By Cait Etherington April 14, 2018
Despite the ongoing headlines and lawsuits about women’s marginal location in tech, edtech is often depicted as one area of tech where women have already made significant gains. To find out if edtech is an exception to the rule, eLearning Inside decided to take a closer look at women in edtech. Bridging the gender gap is by no mean a universal goal in the sector but at least some companies are already making a difference.
In the first part of our investigation, we focused on the gender composition of leadership teams at nine of the largest and fastest growing edtech companies. The second part of our three-part investigation focuses on the general workforce of five of these organizations: Coursera, Age of Learning, Duolingo, General Assembly, and Instructure. Notably, we reached out to nine organizations; this article focuses on the five organizations that responded to our request to provide and/or confirm information about the percentage of roles occupied by women in their organizations and the percentage of tech roles occupied by women.
By and large, the gender gap in edtech reflects the gender gap in tech. In order words, with few exceptions, women represent less than half the workforce and occupy under 20% of tech roles. On a more promising note, however, most of the edtech companies we reached emphasized that they are aware of the problem and doing everything possible to bridge the gender gap moving forward.
Women currently constitute 53% of the General Assembly workforce and 31% of tech roles (excluding General Assembly’s technical instructor community). They are also making strides in terms of training women in tech. Globally, in General Assembly’s full-time immersive training programs for career changers in web development, user experience design, and data science, 40% of students self-identify as female. In their part-time evening courses in front-end web development, data analytics, digital marketing, and UX design, 54% of students self-identify as female.
Coursera has already achieved gender parity at the leadership level (it is the only edtech company in our investigation that can make this claim), and it is now edging close to making the same achievement in its workforce. Its current U.S. full-time employee gender breakdown is 53% male and 47% female. Coursera was unable to provide specific stats on their tech workforce.
Age of Learning ranks third on our list; women currently represent 39% of their workforce. They were unable to provide specific stats on how many of these women occupy tech-related roles.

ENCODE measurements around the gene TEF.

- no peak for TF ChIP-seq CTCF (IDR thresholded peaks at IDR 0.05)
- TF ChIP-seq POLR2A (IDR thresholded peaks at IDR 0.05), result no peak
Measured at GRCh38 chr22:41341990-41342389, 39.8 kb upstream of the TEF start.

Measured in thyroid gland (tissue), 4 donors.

On their website, Duolingo reports that 36% of its workforce is comprised of women but when contacted, they said that women constitute only 30% of their workforce. Notably, Duolingo does not keep specific stats on how many women are in tech roles but did note that it recently achieved a 50:50 gender ratio in their recruitment of new software engineering hires out of college. In a blog post on the Duolingo website, they shed light on how they achieved this milestone: “We started our hiring reboot by analyzing where we were spending our hiring time and effort. Perhaps not surprisingly, we were spending time at colleges and universities based on past experience, rather than their percentage of female computer science undergraduate majors. The national average of female computer science degree graduates is 18%. We made a decision to revisit our typical list of schools and only visit the universities that had more than 18% of female undergraduate computer science majors. We wanted to prioritize schools that were making gender balance a priority; this meant going to some never-before-visited schools, as well as cutting out a few schools that had been on our list before.”
Jeff Weber, SVP of People and Places at Instructure, told eLearning Inside News, “When it comes to diversity in tech, we’re continually working on it.” While Instructure does have its work cut out (women currently account for only 30% of its workforce and only 11% of tech positions), they were one of the first companies in Utah to publish their diversity stats. This update outlines their current diversity plan, which includes specific information about how they hope to attract and retain more women in tech roles.
Although most edtech organizations have not yet reached gender parity in their general or tech workforces, our investigation did reveal that with few exceptions, edtech companies are open and eager to discuss recruitment strategies designed to bridge these gaps. Initiatives, such as Duolingo’s decision to only recruit grads from computer science programs already graduating a higher percentage of women and Instructure’s decision to revamp its working conditions and benefits to attract and retain more women employees, also suggest that over the next decade, there is hope that women will gain gender parity in edtech, or at least in those companies that are now taking steps to rethink their recruitment strategies and internal cultures.